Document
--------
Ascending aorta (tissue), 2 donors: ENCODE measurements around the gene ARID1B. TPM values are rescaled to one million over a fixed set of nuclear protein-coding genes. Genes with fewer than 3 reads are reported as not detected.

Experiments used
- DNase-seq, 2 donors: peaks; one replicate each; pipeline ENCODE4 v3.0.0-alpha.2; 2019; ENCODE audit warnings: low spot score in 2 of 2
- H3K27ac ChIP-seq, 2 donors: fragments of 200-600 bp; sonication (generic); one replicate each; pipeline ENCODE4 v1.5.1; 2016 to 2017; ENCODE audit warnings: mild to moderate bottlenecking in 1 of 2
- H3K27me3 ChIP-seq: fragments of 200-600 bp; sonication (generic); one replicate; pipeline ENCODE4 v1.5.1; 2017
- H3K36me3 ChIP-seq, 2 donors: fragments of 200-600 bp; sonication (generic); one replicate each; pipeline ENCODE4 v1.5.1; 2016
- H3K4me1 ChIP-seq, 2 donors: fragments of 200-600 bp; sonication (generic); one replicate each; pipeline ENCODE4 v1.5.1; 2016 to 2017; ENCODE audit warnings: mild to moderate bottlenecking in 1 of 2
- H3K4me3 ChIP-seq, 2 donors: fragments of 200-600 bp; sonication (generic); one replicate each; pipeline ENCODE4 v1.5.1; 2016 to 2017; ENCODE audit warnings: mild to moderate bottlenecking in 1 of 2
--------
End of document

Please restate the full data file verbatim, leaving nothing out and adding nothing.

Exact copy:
Ascending aorta (tissue), 2 donors: ENCODE measurements around the gene ARID1B. TPM values are rescaled to one million over a fixed set of nuclear protein-coding genes. Genes with fewer than 3 reads are reported as not detected.

Experiments used
- DNase-seq, 2 donors: peaks; one replicate each; pipeline ENCODE4 v3.0.0-alpha.2; 2019; ENCODE audit warnings: low spot score in 2 of 2
- H3K27ac ChIP-seq, 2 donors: fragments of 200-600 bp; sonication (generic); one replicate each; pipeline ENCODE4 v1.5.1; 2016 to 2017; ENCODE audit warnings: mild to moderate bottlenecking in 1 of 2
- H3K27me3 ChIP-seq: fragments of 200-600 bp; sonication (generic); one replicate; pipeline ENCODE4 v1.5.1; 2017
- H3K36me3 ChIP-seq, 2 donors: fragments of 200-600 bp; sonication (generic); one replicate each; pipeline ENCODE4 v1.5.1; 2016
- H3K4me1 ChIP-seq, 2 donors: fragments of 200-600 bp; sonication (generic); one replicate each; pipeline ENCODE4 v1.5.1; 2016 to 2017; ENCODE audit warnings: mild to moderate bottlenecking in 1 of 2
- H3K4me3 ChIP-seq, 2 donors: fragments of 200-600 bp; sonication (generic); one replicate each; pipeline ENCODE4 v1.5.1; 2016 to 2017; ENCODE audit warnings: mild to moderate bottlenecking in 1 of 2